Do anti-inflammatories stimulate coronavirus (COVID-19)?

by | Coronavirus - COVID-19, Medicines


This is a hot issue as to whether a drug called ibuprofen or Nurofen, (has various brand names in the market), whether that’s a problem with COVID-19 or the SARS-CoV-2 virus.

There’s a little bit of evidence that ibuprofen stimulates the production of the receptor in your lungs, the lock-and-key mechanism into which the virus fits. And if it stimulates the production of these receptors, then there’s more opportunities for the virus to enter your body. It’s theoretical.

There’s a little bit of evidence in people that this actually might be right, that you’re more susceptible. But equally there’s also a little bit of evidence that if you do get it, the anti-inflammatory effect is not that bad for your lungs and may dampen down the overactive immune response that causes the condition.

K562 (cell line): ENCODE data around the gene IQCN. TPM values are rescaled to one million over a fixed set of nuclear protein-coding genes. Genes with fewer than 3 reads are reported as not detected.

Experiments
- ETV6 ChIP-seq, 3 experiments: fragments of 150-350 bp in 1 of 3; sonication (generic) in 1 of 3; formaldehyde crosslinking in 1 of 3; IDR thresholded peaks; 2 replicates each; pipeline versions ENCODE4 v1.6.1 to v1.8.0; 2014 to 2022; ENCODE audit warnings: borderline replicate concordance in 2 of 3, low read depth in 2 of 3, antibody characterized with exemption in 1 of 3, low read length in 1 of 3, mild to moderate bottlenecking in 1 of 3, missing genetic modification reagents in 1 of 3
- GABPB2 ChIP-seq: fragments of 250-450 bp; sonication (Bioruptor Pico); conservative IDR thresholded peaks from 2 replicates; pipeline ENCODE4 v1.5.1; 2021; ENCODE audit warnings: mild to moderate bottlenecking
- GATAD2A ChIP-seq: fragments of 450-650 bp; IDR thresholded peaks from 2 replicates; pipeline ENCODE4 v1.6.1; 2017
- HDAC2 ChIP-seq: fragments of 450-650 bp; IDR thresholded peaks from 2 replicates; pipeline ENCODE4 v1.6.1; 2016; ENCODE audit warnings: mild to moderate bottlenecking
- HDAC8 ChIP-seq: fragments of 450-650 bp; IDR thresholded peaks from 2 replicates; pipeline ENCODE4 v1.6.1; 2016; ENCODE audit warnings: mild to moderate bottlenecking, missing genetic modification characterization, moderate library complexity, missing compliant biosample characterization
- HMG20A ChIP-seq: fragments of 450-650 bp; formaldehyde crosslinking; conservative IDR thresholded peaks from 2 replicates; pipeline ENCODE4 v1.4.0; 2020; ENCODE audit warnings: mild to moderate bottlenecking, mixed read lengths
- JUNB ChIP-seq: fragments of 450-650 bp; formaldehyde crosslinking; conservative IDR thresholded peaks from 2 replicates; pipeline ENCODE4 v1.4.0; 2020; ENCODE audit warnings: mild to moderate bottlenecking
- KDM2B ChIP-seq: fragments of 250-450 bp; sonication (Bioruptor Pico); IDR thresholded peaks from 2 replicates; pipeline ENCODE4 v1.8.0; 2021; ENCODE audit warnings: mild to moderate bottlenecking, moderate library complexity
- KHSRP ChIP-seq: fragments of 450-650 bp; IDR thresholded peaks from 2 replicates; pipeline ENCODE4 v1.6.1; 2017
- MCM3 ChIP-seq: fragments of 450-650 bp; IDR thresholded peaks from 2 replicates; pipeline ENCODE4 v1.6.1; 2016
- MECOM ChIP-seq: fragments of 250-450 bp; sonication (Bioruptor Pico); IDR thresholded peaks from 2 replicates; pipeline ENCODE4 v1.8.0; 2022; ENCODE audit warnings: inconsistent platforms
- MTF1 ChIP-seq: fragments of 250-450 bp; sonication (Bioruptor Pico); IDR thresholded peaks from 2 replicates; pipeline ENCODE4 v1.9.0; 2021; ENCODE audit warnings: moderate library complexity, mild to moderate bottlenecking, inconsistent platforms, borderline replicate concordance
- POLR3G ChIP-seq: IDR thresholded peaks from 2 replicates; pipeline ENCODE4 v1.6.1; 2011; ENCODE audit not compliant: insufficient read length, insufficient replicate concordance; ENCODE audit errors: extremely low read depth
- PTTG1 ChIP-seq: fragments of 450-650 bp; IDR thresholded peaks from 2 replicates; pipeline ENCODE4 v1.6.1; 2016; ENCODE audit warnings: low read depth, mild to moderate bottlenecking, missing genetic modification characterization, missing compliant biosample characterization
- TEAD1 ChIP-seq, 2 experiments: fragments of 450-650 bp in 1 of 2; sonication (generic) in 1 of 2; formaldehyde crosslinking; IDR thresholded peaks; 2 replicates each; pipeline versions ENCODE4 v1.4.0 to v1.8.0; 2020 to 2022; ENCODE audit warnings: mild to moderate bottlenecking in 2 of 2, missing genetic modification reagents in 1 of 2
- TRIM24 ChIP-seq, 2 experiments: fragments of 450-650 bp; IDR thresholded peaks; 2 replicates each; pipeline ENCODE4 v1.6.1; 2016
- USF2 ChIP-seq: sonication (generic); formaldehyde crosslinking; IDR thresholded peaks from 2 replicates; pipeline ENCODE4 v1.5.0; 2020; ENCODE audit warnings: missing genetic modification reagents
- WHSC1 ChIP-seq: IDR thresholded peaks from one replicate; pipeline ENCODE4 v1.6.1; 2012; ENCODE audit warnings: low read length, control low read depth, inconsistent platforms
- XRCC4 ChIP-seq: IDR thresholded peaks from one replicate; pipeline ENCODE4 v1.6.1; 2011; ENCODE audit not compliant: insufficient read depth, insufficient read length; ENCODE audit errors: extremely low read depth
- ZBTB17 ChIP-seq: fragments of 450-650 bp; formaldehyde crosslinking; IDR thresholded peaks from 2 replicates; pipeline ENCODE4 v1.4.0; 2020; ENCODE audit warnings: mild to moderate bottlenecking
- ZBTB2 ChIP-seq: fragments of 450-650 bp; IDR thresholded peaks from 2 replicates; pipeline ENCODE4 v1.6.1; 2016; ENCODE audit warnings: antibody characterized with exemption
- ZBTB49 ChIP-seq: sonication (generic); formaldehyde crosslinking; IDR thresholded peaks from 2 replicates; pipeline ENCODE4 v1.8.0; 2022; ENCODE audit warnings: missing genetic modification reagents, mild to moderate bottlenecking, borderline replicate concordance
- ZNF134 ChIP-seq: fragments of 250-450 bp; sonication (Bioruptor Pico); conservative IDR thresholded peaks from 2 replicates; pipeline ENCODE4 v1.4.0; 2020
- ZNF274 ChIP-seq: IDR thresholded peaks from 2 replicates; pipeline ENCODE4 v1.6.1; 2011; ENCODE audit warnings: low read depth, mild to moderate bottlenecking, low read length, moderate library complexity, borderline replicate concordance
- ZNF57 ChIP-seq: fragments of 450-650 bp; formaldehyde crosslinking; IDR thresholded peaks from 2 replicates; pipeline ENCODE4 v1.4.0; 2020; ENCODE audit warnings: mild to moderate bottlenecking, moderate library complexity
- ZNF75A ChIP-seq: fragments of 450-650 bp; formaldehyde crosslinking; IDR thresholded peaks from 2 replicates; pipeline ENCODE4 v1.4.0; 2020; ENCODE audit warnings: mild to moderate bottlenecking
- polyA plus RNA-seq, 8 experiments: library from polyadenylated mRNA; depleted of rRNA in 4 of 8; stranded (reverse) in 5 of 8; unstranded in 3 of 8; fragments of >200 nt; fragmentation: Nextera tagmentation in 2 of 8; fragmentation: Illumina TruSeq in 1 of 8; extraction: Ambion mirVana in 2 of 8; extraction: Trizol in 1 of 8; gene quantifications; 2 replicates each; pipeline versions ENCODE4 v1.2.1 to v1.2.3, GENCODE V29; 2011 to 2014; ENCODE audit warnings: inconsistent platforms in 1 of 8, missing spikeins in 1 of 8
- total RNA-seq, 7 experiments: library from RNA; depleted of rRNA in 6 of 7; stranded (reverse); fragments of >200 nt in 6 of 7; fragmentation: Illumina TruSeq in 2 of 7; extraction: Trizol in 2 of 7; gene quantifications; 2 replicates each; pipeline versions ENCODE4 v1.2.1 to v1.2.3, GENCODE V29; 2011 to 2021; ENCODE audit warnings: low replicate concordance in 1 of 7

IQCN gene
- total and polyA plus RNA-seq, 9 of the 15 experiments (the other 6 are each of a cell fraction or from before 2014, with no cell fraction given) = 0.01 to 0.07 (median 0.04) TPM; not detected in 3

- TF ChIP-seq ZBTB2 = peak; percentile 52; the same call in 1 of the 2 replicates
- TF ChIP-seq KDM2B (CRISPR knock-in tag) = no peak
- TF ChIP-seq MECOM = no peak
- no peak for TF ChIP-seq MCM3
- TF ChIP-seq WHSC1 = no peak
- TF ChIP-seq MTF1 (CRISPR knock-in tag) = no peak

Equally, if you are on ibuprofen because you need it for rheumatoid arthritis to control your pain, I wouldn’t go off that until you discuss it with your rheumatologist or your general practitioner because some people really do need to be on it.

If you get a cough and a cold and a fever, I would just stick to paracetamol at the moment. That’s the safest thing.